An irreverent and compellingly unique story about death, grieving, and moving on, I Woke Up Dead at the Mall by Judy Sheehan successfully mixes the macabre and morose with a lighthearted twist on the afterlife.
When you’re sixteen, you have your whole life ahead of you. Unless you’re Sarah. Not to give anything away, but . . . she’s dead. Murdered, in fact. Sarah’s murder is shocking because she couldn’t be any more average. No enemies. No risky behavior. She’s just the girl on the sidelines.
It looks like her afterlife, on the other hand, will be pretty exciting. Sarah has woken up dead at the Mall of America—where the universe sends teens who are murdered—and with the help of her death coach, she must learn to move on or she could meet a fate totally worse than death: becoming a mall walker.
As she tries to finish her unfinished business alongside her fellow dead teens, Sarah falls hard for a cute boy named Nick. And she discovers an uncanny ability to haunt the living. While she has no idea who killed her, or why, someone she loves is in grave danger. Sarah can’t lose focus or she’ll be doomed to relive her final moments again and again forever. But can she live with herself if she doesn’t make her death matter?
Most books that deal with death and grieving tend to be on the dark, serious side. I Woke Up Dead at the Mall is a unique — and quite frankly, brilliant — combination of that dark, serious side with an uplifting, lighthearted twist. The result is an optimistic outlook on this macabre theme. What’s more, Sheehan does so without ever getting into that murkiest of subjects: religion.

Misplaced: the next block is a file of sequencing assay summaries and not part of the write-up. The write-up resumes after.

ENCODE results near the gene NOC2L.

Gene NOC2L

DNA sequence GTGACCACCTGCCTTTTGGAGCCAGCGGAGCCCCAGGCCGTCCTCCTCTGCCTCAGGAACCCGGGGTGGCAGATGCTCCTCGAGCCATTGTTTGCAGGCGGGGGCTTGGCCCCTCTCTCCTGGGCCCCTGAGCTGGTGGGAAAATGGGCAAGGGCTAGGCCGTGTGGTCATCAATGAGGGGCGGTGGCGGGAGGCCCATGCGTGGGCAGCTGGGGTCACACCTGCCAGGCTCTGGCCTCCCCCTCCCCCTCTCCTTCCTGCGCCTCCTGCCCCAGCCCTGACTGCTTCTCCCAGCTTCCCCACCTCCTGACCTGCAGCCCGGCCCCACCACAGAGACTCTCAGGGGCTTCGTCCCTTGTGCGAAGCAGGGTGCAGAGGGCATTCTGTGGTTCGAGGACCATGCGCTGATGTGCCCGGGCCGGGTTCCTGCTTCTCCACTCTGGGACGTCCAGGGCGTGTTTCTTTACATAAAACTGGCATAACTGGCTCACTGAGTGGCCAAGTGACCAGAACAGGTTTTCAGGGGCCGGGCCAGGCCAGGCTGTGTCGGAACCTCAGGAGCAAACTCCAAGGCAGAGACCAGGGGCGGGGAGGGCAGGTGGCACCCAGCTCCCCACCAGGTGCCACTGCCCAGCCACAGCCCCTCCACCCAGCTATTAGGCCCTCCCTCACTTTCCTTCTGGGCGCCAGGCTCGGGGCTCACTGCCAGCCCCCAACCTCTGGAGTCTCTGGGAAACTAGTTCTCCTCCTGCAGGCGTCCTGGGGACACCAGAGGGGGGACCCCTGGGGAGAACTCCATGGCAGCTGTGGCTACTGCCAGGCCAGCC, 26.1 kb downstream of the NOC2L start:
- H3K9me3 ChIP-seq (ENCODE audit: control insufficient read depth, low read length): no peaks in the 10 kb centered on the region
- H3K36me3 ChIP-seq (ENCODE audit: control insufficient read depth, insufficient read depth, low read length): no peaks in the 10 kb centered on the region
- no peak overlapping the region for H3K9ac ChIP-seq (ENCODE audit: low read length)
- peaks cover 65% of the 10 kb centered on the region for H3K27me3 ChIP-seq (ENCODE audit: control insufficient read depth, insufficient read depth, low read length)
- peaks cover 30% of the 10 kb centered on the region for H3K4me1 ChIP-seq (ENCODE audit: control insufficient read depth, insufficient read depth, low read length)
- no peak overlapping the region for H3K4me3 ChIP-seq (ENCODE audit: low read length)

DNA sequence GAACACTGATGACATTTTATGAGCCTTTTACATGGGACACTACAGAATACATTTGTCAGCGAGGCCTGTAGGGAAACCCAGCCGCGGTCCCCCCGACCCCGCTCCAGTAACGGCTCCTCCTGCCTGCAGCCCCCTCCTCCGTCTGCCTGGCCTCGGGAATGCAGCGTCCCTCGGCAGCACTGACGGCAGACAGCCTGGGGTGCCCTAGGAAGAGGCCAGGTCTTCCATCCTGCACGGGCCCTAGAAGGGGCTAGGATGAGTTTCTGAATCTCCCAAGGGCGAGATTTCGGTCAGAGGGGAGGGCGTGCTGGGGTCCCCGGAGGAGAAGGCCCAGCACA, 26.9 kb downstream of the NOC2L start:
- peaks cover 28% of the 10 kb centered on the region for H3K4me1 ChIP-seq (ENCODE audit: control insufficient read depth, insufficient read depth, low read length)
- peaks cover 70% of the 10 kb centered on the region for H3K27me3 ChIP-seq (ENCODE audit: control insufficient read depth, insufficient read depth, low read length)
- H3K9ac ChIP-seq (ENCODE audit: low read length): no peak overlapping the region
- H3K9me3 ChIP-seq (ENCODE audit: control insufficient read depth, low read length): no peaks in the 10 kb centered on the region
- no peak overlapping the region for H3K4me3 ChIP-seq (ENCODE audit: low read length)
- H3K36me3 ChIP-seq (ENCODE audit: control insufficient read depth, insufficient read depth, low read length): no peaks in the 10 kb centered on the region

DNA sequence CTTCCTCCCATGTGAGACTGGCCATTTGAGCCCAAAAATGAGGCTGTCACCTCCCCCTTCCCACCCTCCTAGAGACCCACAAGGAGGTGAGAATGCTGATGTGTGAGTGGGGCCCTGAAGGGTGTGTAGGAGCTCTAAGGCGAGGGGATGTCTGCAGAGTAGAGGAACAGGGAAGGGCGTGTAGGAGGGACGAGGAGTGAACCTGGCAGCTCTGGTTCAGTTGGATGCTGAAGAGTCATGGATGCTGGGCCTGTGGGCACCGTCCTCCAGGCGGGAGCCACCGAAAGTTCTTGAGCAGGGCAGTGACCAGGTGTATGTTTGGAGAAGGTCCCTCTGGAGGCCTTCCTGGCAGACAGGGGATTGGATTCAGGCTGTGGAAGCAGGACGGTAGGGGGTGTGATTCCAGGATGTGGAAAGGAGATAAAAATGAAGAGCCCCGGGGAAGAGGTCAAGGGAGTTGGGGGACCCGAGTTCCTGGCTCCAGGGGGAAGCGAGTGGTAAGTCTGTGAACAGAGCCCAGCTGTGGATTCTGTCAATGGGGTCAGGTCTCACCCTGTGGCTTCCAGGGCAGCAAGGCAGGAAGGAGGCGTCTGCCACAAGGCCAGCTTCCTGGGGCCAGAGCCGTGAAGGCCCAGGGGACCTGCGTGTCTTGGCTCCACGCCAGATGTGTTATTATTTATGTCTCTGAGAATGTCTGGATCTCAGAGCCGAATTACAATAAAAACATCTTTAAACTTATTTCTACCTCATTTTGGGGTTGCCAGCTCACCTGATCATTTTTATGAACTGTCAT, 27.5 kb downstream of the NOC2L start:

I Woke Up Dead at the Mall is more about coming to terms with a great loss — in this case, the characters’ own human lives — and finding peace to move on. It’s a backwards way of looking at grief, and that’s what makes this book work so brilliantly!
Sheehan cleverly turns the subject upside down, and narrates her story from the perspective of the deceased, rather than the bereaved. The twist still portrays the challenge and heartache of grief and loss, but leaves room for some irreverence, tasteful humor, and lightness. The combination is an easy to read, accessible book about death that is enjoyable.
Also, Sheehan’s afterlife limbo for murdered teens is the freaking Mall of America. The humor and writing in this book is just so damn witty. It adds an unexpected but delightful spice to a book about an otherwise very serious subject: death, and solving a murder. I mean, the smarts involved just in thinking up such a wildly unexpected combination deserves some applause.
I Woke Up Dead at the Mall may inspire a few tears — but more likely, it will inspire a smile, a few laughs, and a warm, fuzzy feeling. It is in stores now.